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Those who are interested in the science of Logic, and in Dr. McCosh as a metaphysical writer, will take great pleasure in studying this volume. Although the great principles of Logic are a priori truths, apodictic in their nature, and as unquestionable and unchangeable as the multiplication-table, it is wonderful what a succession of able treatises is constantly appearing on the subject, each presenting it, as a whole, or in some of its sides and angles, in new aspects, which serve to promote or perfect our apprehension and mastery of it. The readers of our late book-notices must have observed the frequent recent instances of this. Dr. McCosh has in this compact volume treated this subject with his wonted clearness, freshness, and thoroughness, and with more than his usual conciseness.
He has especially laid himself out upon that first element of logic, the Notion, or, as it is sometimes called, simple apprehension, in its threefold form of Percept, Abstract, and Concept, and unfolded the whole subject with much originality, force, and justness. None can peruse this chapter without widening their insight into the subject, whether they always agree in all points with the author or not. For ourselves, we see little in it to dissent from, and much to instruct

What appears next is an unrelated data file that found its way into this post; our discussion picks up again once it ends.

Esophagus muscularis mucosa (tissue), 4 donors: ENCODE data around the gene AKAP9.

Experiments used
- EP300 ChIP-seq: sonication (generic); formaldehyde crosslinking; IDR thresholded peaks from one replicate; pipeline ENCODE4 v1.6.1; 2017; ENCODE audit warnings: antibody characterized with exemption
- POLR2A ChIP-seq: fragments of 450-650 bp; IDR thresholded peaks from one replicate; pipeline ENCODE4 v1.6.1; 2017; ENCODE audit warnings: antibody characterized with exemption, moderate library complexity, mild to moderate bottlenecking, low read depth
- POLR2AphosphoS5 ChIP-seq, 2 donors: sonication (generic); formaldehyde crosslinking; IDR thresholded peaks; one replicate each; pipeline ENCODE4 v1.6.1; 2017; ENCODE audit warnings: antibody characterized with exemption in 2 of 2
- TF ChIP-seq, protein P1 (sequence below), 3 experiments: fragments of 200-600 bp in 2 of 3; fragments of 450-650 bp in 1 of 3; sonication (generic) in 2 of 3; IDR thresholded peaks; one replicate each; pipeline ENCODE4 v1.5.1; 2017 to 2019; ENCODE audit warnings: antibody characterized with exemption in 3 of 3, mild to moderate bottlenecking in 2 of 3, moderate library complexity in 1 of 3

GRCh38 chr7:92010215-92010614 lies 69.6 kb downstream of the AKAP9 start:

The chapter on Language, with which the author closes his discussion of the Notion, though carried to an extent that is somewhat extra-logical, grammati. cal, or rhetorical, is, nevertheless, a legitimato outgrowth of his analysis of the Notion. We are glad that Dr. McCosh did not allow himself to be prevented, by any respect for the mere technical bounds of the science, from inserting this admirable chapter.
The volume before us runs rapidly but thoroughly through judgments and syllogisms, and concludes with copious examples for the proper exercise of learners.
It will take rank with those productions of the author which have already established his great reputation as a writer on the Mental Sciences.